Ex-Tiger Tony Clark: One-third of MLB teams not trying to win title

George Sipple, Detroit Free Press on

Published in Baseball

LAKELAND, Fla. -- Tony Clark doesn't approve of some of baseball's best players remaining unsigned. Neither does Detroit Tigers catcher James McCann.

Clark, the ex-Tiger who now serves as executive director of the MLB Players Association, took questions from McCann and other Tigers players on Tuesday at Joker Marchant Stadium.

Clark later told reporters there were "significant concerns" about the competitive integrity of Major League Baseball, adding that "upwards of one-third" of all MLB teams are "not as interested in being the last team standing."

Clark's talking about World Series championships, and he's concerned some teams are more worried about trimming payroll than fielding the best team possible.

"When we take the field every day, we want to play against the best of the best," McCann said Tuesday after Tuesday's 7-2 loss to the Yankees at Joker Marchant Stadium. "When you look at the guys that are unsigned, there's a lot of players that would be considered the best of the best. That takes away from the competitive integrity of the game."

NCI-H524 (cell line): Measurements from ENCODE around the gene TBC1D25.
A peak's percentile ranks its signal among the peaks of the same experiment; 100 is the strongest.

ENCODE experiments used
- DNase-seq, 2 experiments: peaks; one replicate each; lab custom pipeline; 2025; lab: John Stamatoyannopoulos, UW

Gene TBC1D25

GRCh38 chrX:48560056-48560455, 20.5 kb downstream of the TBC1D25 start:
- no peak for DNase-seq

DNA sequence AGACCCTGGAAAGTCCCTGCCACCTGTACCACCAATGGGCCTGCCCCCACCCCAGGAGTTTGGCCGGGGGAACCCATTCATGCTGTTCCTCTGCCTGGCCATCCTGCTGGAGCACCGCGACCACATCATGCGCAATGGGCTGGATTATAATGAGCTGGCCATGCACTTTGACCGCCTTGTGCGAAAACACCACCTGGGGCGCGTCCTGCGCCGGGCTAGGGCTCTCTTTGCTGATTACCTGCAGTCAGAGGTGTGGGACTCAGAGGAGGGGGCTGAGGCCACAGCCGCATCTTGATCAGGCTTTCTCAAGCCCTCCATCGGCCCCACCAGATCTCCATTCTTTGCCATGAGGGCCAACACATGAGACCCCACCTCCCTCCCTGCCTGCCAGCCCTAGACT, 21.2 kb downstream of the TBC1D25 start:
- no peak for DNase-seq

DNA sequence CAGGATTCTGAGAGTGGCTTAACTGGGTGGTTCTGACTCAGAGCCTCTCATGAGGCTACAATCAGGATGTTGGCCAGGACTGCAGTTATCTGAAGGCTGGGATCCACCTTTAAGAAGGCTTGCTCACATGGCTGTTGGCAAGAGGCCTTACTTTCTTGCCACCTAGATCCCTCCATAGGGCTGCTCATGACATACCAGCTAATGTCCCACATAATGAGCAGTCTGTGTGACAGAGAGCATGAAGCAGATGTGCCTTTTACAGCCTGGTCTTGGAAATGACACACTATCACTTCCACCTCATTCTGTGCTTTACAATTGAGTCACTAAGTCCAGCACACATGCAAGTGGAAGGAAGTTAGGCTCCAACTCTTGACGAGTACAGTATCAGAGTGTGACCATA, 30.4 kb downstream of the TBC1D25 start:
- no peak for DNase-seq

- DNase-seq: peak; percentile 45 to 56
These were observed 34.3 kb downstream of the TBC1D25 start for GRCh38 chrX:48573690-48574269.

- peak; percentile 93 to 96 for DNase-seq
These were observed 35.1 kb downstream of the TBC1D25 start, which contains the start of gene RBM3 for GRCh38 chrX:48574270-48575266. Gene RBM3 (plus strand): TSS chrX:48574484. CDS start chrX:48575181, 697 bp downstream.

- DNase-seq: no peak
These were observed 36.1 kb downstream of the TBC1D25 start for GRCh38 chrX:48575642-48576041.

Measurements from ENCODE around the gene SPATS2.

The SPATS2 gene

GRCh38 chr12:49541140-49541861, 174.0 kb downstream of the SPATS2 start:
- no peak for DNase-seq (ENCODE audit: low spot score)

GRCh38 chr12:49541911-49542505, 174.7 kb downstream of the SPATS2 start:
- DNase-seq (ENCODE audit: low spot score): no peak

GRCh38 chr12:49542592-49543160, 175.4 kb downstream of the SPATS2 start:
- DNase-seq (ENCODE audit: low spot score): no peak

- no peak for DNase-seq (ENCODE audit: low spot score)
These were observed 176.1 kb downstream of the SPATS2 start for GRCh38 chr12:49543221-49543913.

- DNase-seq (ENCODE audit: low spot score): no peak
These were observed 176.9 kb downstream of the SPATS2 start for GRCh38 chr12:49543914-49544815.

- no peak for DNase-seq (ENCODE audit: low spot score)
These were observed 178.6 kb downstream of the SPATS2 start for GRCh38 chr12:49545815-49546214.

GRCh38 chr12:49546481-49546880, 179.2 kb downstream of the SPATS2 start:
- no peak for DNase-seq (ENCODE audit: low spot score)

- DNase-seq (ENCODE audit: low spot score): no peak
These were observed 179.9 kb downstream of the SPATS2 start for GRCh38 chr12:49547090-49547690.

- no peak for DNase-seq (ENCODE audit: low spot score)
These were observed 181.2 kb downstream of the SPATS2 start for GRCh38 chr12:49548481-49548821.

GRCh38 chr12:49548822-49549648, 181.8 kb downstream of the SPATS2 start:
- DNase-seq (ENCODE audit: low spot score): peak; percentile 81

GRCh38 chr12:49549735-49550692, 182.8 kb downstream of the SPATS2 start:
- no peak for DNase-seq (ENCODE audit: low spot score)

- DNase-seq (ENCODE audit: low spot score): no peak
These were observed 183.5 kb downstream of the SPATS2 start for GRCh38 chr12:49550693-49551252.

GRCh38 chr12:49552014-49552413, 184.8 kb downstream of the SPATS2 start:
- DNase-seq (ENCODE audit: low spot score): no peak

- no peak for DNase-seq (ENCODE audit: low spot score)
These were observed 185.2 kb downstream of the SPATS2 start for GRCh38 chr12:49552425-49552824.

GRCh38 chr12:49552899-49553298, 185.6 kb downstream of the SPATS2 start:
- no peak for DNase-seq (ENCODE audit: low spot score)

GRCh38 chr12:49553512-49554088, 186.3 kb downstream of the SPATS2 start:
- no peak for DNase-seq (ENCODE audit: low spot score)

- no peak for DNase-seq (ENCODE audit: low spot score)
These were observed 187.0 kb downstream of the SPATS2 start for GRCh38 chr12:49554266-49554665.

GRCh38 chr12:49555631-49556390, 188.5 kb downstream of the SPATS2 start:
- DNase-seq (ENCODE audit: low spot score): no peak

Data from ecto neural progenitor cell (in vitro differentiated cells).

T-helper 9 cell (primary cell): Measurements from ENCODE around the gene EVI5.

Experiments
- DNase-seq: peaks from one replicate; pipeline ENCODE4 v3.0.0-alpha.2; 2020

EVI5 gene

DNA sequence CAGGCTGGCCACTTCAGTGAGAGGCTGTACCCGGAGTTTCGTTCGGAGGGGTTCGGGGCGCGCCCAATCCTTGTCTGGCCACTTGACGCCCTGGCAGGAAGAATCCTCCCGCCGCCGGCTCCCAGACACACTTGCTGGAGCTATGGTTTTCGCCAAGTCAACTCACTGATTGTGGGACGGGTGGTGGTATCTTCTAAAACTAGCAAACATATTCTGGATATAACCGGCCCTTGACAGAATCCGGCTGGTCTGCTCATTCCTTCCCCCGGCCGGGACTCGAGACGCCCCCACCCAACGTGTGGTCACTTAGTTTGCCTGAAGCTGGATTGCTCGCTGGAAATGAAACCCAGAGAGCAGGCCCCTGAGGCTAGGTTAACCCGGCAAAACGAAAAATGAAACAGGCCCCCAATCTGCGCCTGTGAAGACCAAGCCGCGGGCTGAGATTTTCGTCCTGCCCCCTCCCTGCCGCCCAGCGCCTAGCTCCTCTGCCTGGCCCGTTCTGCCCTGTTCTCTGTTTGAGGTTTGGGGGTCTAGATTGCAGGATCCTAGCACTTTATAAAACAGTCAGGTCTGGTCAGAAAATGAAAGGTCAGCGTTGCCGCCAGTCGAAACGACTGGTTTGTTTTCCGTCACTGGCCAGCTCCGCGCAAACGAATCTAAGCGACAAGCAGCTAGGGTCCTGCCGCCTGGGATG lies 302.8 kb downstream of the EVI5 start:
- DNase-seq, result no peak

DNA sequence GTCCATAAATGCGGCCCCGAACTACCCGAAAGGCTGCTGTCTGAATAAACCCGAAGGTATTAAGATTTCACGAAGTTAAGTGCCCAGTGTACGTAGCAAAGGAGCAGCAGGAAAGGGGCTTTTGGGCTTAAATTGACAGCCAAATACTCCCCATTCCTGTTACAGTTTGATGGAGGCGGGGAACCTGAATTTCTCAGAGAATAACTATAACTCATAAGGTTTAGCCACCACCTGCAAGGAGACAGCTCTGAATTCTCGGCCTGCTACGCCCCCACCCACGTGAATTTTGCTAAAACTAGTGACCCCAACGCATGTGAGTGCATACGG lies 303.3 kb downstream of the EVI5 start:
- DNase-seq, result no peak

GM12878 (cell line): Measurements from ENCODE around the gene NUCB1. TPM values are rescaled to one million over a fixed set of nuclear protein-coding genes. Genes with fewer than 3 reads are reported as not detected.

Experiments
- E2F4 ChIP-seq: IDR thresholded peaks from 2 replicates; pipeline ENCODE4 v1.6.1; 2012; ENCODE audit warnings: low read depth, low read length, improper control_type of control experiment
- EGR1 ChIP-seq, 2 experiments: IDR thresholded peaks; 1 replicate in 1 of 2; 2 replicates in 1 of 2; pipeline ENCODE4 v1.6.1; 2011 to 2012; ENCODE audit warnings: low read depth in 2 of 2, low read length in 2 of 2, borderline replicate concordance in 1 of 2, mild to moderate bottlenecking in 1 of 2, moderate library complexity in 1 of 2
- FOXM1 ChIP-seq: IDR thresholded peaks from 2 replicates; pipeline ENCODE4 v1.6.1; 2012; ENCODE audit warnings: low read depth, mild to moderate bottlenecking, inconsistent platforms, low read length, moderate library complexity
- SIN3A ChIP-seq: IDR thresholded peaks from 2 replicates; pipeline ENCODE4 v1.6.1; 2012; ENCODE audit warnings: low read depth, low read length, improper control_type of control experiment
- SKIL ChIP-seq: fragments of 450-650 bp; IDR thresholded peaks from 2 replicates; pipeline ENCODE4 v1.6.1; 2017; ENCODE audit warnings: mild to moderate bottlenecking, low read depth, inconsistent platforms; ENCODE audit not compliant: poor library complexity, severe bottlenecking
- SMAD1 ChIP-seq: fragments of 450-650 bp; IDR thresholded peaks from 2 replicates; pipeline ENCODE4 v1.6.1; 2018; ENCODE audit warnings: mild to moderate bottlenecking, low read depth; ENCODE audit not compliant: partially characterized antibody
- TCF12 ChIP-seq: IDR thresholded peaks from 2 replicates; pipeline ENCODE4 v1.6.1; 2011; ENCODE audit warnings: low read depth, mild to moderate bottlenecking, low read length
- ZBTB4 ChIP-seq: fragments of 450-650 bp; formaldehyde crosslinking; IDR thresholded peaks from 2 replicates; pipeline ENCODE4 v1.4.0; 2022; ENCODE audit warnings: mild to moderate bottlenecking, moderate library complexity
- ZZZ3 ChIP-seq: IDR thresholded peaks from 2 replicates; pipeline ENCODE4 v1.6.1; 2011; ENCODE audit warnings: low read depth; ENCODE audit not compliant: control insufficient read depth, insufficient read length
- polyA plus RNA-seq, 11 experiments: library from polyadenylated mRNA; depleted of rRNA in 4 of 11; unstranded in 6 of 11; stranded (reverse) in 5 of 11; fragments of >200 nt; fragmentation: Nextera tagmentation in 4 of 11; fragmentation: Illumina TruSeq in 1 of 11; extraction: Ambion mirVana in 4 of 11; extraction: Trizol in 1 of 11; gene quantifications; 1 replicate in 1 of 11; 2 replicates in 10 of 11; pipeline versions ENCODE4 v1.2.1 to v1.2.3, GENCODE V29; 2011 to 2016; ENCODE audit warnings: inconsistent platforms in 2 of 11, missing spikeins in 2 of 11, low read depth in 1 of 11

Among the top unsigned free-agent pitchers are Cy Young Award winner Jake Arrieta, and All-Stars Lance Lynn and Greg Holland.

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Third baseman Mike Moustakas, catcher Jonathan Lucroy, second baseman Neil Walker and outfielder Carlos Gonzalez are among the top position players on the market. Moustakas, Lucroy and Gonzalez have made multiple All-Star games. Walker was a Silver Slugger Award winner in 2014.

"When you have a historical number of free agents on the market, when you have a historical number combined with the quality of the free agents on the market, it begs the question as to whether or not there is an interest across all 30 teams to be the last team standing," Clark said. "And to the extent that we are in a climate that that does not appear to be the case, it is a concern."

The MLBPA filed a grievance in February against four teams -- the Pirates, Marlins, Athletics and Rays -- for not complying with rules on how to spend their revenue-sharing money, as outlined in the latest collective bargaining agreement.

Those clubs have been revenue-sharing recipients but remain in the bottom-third of all MLB teams in terms of payroll.


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